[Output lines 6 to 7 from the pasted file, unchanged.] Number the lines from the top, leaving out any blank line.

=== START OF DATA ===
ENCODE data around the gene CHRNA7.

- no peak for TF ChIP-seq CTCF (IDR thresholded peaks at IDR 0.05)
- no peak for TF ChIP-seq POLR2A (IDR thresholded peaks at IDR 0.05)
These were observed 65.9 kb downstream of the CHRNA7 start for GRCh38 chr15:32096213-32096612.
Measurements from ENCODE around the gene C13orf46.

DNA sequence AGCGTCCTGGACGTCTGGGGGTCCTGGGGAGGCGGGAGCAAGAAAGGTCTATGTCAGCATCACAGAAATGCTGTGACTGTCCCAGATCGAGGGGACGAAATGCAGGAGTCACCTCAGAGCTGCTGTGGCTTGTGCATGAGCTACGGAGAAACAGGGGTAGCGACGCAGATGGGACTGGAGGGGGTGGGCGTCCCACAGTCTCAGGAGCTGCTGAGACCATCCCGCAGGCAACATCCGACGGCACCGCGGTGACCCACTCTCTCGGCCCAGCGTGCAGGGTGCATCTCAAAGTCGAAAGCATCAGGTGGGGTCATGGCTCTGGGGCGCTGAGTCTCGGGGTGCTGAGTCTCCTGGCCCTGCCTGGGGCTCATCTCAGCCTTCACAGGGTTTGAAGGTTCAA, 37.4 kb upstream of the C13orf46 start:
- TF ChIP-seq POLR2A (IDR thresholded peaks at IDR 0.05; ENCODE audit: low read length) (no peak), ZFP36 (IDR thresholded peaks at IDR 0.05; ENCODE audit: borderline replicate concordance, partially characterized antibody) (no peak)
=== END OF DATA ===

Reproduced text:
DNA sequence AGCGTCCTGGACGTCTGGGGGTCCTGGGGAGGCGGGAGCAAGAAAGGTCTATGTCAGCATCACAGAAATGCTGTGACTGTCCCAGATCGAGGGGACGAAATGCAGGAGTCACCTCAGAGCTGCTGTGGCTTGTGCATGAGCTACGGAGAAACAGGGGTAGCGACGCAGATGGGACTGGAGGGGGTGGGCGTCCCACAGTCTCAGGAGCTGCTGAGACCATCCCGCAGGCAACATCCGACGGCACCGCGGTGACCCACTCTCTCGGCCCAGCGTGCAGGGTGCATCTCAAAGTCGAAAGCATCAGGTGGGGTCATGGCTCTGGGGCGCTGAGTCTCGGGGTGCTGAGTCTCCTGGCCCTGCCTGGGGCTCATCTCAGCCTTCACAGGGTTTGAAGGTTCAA, 37.4 kb upstream of the C13orf46 start:
- TF ChIP-seq POLR2A (IDR thresholded peaks at IDR 0.05; ENCODE audit: low read length) (no peak), ZFP36 (IDR thresholded peaks at IDR 0.05; ENCODE audit: borderline replicate concordance, partially characterized antibody) (no peak)